While the Contracts Clause remains a part of our written Constitution,8 not every state law affecting preexisting contracts violates the Constitution. 9 Instead, the Court has applied a two-part test to determine whether a law unconstitutionally impairs a contractual obligation. 10 First, the state law must operate as a substantial impairment of a contractual relationship." 11 To determine whether a substantial impairment has occurred, the Court has considered the extent to which the law undermines the contractual bargain, interferes with a party's reasonable expectations, and prevents the party from safeguarding or reinstating his rights. 12 For instance, in Sveen v. Melin, the Court held that a Minnesota law automatically revoking upon a couple's divorce any life insurance policies designating a spouse to be the beneficiary did not substantially impair pre-existing contractual arrangements.13 Specifically, the Sveen Court held as such because the law in question (1) was designed to reflect a policyholder's presumed intent that an ex-spouse not benefit from [the policyholder's] insurance;14 (2) does not upset the beneficiary's expectations, as a divorce court's resolution of the marital assets could have upset the beneficiary designation anyways; 15 and (3) provides a mere default rule that could be reversed with the stroke of the pen.16 In rejecting the Contracts Clause challenge, the Sveen Court viewed the Minnesota law to be in line with other state laws that imposed default rules facilitating the orderly disposition of property interests. 17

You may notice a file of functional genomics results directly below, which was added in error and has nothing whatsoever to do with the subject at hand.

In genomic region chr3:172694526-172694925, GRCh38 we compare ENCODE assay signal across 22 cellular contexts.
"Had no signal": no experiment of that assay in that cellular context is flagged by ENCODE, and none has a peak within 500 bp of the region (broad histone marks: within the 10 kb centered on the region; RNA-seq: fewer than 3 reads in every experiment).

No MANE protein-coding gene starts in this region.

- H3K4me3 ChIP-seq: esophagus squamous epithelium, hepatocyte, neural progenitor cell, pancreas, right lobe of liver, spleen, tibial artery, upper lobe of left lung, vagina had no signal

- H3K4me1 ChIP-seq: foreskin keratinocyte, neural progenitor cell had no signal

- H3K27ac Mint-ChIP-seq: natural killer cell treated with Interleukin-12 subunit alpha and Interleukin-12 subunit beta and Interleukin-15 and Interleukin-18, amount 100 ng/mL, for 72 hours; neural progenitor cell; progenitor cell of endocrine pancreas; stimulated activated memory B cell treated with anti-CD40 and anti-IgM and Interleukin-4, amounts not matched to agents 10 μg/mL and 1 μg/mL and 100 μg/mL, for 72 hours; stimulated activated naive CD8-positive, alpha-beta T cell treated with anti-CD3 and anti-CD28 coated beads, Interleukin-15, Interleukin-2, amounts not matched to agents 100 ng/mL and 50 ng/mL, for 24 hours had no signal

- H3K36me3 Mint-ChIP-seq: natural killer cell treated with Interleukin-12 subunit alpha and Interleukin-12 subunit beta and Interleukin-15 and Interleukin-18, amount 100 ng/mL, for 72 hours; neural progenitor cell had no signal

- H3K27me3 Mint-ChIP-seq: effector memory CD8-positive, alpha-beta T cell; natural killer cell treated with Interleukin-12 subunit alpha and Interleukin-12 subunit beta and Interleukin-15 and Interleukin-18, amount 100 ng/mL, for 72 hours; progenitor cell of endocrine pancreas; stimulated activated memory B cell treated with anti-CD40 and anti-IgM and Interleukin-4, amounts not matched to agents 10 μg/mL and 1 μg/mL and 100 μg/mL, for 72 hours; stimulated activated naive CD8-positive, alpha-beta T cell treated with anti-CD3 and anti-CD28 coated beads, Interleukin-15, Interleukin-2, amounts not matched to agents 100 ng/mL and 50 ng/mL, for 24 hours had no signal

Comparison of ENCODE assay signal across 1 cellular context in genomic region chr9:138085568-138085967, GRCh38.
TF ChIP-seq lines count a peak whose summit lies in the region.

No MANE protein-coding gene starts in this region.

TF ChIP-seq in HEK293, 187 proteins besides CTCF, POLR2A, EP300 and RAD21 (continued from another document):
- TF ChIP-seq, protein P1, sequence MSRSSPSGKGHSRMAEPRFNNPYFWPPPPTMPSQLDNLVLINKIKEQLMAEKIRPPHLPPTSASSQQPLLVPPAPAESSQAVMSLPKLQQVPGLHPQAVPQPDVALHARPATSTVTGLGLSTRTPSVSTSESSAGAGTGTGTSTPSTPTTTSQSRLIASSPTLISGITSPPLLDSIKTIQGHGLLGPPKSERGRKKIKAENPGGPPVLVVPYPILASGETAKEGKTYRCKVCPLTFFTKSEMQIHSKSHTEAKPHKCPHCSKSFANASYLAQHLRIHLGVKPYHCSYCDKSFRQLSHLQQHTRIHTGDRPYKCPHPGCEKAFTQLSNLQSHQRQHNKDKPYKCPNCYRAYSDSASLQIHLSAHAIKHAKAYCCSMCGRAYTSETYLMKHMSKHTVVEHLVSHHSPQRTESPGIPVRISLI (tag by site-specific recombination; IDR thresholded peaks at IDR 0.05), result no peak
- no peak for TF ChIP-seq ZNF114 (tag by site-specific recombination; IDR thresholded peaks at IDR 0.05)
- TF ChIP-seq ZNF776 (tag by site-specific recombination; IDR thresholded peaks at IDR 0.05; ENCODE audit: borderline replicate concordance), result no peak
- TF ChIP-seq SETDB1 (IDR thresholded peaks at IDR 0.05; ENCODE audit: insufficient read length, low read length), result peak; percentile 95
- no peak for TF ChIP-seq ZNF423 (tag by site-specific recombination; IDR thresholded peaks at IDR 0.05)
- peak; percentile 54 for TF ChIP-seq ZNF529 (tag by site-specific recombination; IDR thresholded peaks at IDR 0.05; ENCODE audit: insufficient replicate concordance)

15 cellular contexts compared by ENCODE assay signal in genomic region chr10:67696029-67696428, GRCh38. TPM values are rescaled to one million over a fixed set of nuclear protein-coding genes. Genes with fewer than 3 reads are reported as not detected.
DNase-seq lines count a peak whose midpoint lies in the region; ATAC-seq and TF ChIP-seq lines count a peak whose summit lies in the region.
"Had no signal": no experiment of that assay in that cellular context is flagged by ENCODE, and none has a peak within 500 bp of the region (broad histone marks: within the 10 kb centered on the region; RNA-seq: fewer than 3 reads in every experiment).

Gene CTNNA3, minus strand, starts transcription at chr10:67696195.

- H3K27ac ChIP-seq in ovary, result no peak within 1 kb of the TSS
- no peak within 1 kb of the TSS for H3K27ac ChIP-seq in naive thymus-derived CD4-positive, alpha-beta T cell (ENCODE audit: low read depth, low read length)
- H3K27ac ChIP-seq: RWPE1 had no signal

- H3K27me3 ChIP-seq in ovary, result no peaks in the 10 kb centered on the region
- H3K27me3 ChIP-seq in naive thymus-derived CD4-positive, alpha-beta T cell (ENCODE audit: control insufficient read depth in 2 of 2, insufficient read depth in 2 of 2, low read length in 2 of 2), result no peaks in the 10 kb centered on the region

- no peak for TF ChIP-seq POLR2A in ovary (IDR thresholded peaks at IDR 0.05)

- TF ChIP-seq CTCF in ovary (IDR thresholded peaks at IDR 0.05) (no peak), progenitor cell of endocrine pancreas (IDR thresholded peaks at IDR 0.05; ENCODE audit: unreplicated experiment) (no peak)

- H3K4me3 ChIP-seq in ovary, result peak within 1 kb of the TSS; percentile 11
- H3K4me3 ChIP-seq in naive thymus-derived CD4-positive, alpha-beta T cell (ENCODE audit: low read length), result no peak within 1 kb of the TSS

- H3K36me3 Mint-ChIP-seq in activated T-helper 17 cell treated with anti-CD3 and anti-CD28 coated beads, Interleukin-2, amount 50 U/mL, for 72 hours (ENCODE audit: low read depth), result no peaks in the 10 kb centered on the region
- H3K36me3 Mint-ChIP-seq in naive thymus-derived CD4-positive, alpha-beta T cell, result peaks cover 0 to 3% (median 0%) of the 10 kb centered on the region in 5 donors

Second, if substantial impairment has occurred, the Court then turns to the means and ends of the legislation to determine if it violates the Contracts Clause. 18 Specifically, the Court has asked whether the state law is drawn in an appropriate and reasonable way to advance a significant and legitimate public purpose.19 Applying this standard, in two cases in the late 1970s, the Court struck down state legislation that impaired either the government's own contractual obligations or private contracts. 20